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this is being all sent to the american public. the u.s. was deeply divided about the war. you had in former civilian groups that supported great britain and opted on that side. you also had a very significant german-american population that were sympathetic to germany and felt that germany might have been forced into it. it goes to a fundamental issue of how these industrial countries that previously had interlocking military alliance , theyinternational crises worked these issues out before. there were times when things flared up. they usually worked it out through international mediation and negotiation. they could not figure out why they could not solve this issue.
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fundamentally, they try to respond to the general populace. they could not figure out why the countries were going to war. the u.s. was a neutral country and wanted to do business with all the parties. so they allowed this literature to come in. each ofe very aware of the embassies in the united dates trying to influence public opinion as well. the administration was very concerned about being pushed one way or the other. also, there was a sensitivity that they were trying to influence domestic public opinion and that becomes a political issue as well.
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you now have europe in war for two years and the question is, what is the united states going to do. it is very clear they are trading heavily with great written and france and less so with germany. and there's the question of germany at self now and occupying country. parts of belgium and luxembourg as well as parts of france. one of the things for britain, belgium, and france is a discussion about atrocities. was, in its willingness to break an international treaty. the neutrality of elgin. there was a rogue army that was breaking international conventions.
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prior to world war i, you had a number of international treaty conventions to talk about war. and proper conventions of fighting a modern war. this group of pamphlets here really does talk about those types of attacks on the civilian population. not just on the military. is talking about how this population is coming about. atrocities, or through the iron bars, which talks about the occupation of belgium. they talk about things like rape, slave labor. using civilians to build munitions for them. some of them draw upon what they claim is documents from the occupying areas.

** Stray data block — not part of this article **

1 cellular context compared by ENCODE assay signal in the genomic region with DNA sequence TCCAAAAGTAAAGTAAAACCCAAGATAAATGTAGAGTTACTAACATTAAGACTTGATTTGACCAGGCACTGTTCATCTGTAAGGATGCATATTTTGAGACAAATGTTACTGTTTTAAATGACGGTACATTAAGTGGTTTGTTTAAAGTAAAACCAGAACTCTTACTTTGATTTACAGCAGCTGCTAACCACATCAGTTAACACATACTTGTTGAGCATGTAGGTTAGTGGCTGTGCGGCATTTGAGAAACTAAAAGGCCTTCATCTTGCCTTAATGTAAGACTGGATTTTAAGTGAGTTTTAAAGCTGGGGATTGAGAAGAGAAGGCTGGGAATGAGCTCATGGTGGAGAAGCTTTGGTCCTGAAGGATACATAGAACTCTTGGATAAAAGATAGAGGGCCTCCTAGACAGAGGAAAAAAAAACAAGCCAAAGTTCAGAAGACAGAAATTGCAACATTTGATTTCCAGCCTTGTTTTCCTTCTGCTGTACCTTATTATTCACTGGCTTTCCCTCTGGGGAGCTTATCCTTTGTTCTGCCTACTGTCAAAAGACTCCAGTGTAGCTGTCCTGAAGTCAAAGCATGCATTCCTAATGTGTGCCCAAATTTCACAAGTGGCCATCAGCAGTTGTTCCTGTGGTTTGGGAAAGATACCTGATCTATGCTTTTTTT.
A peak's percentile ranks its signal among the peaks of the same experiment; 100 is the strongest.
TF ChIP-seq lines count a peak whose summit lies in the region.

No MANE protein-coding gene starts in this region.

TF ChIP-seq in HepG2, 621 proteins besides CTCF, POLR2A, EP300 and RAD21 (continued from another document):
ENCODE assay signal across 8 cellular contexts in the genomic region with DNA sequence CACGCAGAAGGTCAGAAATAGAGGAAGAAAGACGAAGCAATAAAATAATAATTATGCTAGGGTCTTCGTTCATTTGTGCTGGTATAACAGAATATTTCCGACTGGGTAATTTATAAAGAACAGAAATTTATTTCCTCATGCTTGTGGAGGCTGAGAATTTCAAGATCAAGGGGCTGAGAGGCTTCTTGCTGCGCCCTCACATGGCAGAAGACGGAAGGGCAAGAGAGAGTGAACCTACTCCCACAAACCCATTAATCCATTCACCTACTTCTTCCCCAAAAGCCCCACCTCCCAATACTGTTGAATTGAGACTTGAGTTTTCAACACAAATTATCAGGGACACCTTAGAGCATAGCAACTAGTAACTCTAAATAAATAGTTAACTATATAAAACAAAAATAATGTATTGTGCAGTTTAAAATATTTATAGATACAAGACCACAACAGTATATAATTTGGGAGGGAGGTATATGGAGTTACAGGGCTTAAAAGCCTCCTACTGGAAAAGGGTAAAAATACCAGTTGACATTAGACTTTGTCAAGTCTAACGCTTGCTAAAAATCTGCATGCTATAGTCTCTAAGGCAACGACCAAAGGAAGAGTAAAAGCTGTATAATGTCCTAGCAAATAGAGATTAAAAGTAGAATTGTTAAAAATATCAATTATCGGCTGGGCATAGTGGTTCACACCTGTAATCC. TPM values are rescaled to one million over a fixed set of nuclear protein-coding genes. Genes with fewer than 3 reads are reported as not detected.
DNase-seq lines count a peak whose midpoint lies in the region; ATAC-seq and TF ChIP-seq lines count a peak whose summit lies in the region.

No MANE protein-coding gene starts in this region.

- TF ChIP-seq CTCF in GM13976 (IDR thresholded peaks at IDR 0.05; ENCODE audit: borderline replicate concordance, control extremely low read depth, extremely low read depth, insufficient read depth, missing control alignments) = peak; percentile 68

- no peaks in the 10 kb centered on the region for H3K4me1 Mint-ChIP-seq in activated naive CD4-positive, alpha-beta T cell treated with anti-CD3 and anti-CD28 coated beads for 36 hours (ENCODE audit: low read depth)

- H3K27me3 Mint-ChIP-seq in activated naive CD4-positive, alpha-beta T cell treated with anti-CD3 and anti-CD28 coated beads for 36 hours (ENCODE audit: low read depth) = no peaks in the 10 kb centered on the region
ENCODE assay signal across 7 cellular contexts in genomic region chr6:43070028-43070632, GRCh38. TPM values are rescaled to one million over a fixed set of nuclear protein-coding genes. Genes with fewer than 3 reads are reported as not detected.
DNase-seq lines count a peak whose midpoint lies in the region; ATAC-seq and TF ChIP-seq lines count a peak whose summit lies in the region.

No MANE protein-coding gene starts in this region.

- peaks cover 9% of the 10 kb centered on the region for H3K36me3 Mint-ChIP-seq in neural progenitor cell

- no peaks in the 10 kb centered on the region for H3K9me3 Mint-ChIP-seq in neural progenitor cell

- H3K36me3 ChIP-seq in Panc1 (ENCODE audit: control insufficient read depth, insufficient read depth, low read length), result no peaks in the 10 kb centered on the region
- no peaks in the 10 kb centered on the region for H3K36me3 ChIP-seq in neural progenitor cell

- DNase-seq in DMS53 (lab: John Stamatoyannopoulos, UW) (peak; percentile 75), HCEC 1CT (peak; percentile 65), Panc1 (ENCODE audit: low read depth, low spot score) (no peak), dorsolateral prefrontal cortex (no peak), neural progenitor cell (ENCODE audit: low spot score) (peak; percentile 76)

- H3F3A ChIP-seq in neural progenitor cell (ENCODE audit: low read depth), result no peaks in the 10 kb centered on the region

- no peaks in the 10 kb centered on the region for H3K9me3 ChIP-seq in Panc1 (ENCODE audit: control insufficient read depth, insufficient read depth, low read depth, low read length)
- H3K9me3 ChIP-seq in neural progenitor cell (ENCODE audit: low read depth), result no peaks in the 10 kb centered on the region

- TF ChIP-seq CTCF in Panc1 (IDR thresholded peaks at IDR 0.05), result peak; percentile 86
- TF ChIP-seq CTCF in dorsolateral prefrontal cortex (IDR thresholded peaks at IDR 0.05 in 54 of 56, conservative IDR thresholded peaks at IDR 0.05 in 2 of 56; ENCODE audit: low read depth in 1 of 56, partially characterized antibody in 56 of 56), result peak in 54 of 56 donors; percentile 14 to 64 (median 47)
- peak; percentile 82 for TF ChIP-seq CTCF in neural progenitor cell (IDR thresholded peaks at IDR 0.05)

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looking at this whole mix of documents, the atrocity theme is picked up again and the germans themselves come up with their own documents from a counter narrative that says we have belgian documents we have about thethat talk fact that it was really the belgian government fabricating these atrocity stories. they are aware. try to create a counter narrative. the u.s. is also publishing propaganda about this atrocity thing. it has not gone away. the u.s. is using it in their own x nation of why they are going to war. a number of plantlets -- talk about why they
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are establishing a blockade. there are counter responses by americans talking about the need for freedom of the seas. the international right to trade. see our're starting to talking about u-boats and german crimes sinking neutral shipping at that time. this gives you a sense of what is being said dealing with trade and in american politics. this is a really fascinating collection. these are being created by the united states. pamphlets are from different countries involved in the war. with the declaration of war,